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Published: Thursday, 12/12/2002

O'Neill just wasn't the right salesman

BY EILEEN FOLEY

It's amusing to hear the stories about Paul O'Neill's ejection from his Treasury post.

They talk about how the former Alcoa chief's plain-spokenness made him a target, how using President Bush's policies, he didn't turn the economy around, and how, in the Bushies' world, being a yes-man trumps insightful free speech.

At the same time they illustrate the weeny quality of the man who bullies Saddam Hussein in plays to the homies (Marcy Kaptur is right, there are quieter ways to win), yet turns mouse when it's time to fire staff. He showed the same gutlessness President Bill Clinton did in cutting off Lani Guinier, under pressure, after nominating her to the civil rights chief's post in Justice. Mr. Bush had the vice president evict his fellow D.C. outsider, Mr. O'Neill.

Now, as the economy limps along and as the deficit grows, thanks to a looming war that a good many Americans and the rest of the world don't think is needed, Mr. Bush is looking for someone who can convince the public that more tax cuts are in order and that the ones he began phasing in should be made permanent.

If that doesn't offend the average person's economic sense, it should. What person stops working for money while planning fresh spending?

When you get right down to it, what additional spending will this administration cut? Money to pay more Nuclear Regulatory Commission inspectors? Money to pay more Security and Exchange Commission lawyers and investigators? Medicaid?

Bet on it. Mr. Bush will, with a straight face, try to persuade us to follow his cockamamie logic, and like all the sycophants who wouldn't tell the king he had no clothes, at least half of us Americans will take the bait and then go feisty with naysayers.

You have to take a look at Mr. O'Neill's alleged gaffes to understand the bill of goods this administration wants to sell us.

First, he said former SEC Chairman Harvey Pitt wasn't serious about cleaning up corporate America in the wake of Enron's bankruptcy.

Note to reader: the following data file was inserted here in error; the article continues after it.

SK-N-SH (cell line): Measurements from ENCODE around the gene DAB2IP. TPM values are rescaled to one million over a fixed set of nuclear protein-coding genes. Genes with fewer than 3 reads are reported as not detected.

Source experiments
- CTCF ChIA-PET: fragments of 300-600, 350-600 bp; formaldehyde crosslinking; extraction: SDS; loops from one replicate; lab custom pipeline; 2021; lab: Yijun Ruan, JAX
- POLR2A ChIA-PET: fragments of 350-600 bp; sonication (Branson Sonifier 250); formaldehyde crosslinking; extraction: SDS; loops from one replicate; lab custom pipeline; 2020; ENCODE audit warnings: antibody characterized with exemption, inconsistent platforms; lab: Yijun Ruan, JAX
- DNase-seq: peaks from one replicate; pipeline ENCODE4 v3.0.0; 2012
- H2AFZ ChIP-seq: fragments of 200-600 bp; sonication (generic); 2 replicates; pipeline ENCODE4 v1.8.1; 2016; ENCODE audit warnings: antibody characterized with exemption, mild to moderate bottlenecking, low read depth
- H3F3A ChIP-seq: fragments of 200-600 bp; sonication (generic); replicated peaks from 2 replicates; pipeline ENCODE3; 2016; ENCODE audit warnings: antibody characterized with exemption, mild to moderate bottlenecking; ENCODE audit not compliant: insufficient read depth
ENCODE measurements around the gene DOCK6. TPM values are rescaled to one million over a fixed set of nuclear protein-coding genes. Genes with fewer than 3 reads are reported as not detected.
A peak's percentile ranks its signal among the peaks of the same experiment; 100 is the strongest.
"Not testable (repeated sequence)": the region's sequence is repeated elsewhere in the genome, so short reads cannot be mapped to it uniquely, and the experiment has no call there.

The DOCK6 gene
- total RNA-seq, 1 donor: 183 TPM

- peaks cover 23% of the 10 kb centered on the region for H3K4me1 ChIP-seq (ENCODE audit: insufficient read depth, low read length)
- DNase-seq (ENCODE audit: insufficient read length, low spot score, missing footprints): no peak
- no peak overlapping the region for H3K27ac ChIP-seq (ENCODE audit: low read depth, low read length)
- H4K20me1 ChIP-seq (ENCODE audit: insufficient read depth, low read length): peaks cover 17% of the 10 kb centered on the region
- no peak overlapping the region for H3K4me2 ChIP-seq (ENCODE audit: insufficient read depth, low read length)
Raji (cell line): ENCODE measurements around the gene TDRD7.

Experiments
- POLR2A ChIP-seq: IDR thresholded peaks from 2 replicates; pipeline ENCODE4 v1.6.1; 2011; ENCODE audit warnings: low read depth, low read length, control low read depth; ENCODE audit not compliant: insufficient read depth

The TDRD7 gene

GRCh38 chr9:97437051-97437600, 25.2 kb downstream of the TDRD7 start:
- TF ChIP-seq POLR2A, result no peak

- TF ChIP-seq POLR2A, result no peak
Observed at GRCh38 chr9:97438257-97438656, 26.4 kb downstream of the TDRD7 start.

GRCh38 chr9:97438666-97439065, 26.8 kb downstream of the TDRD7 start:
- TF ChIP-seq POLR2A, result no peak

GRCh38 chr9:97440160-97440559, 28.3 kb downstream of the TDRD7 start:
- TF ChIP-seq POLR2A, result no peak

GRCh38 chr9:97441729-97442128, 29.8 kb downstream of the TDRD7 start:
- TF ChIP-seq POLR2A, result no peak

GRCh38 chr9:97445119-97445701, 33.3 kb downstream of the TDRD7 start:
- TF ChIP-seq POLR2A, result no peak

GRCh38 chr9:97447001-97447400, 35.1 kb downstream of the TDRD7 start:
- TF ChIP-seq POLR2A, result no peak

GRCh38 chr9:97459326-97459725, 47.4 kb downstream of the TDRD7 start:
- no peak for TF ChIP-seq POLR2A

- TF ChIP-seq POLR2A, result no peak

Who doesn't think that? Mr. Pitt vetoed a whiz accountant to oversee corporate fiscal records in favor of William Webster, an old loyalist who wanted to cook the books at a penny-stock operation he ran. Will the new guy get the money cut from the SEC's budget to do better?

Conservatives, with their elephant memories, were down on Mr. O'Neill because in 1992 he favored a higher gas tax, one which recognizes that fossil fuel is finite, one that encourages conservation - no longer what many conservatives are about.

One of Mr. O'Neill's bigger sins was supporting efforts to curb global warming, something the Oil President and his entourage deny exists - despite last summer - so they don't have to do anything about it.

My favorite of the criticisms of Mr. O'Neill was his labeling as “show business” a House Republican economic plan. That is something our former GOP governor, Sen. George Voinovich, has more than hinted at as well. Mr. V. plays politics with the best of them, but he knows from balanced budgets and living beyond one's means and the dangers inherent when a local, state, or federal government spends mindlessly. Mr. Bush doesn't.

It is said that the President prizes loyalty. Who wouldn't? The question is, how is that loyalty defined? Must loyalists toe the line, or are some of them around to speak the truth, state the obvious, and shoot down bad political dogmatism?

Does an honest adviser pull back when his leader does wrong, as Mr. O'Neill didn't do when, he said, rightly, that Mr. Bush had been somewhat tardy telling the world of his sale of Harken Energy Corp. stock, when he served on its board. The stock tanked shortly after.

Will a President who tries to avoid personal comeuppance be able to keep his corporate buddies on the straight and narrow? Is he even interested?

My guess is that all presidents lie. My late mother, a lifelong Republican, nearly tossed her cookies when the Great Communicator captured the airways, so little did she believe him. In the 1970s I interviewed a Canadian doctor turned stock guru who said he made money trusting that all Richard Nixon said was a lie.



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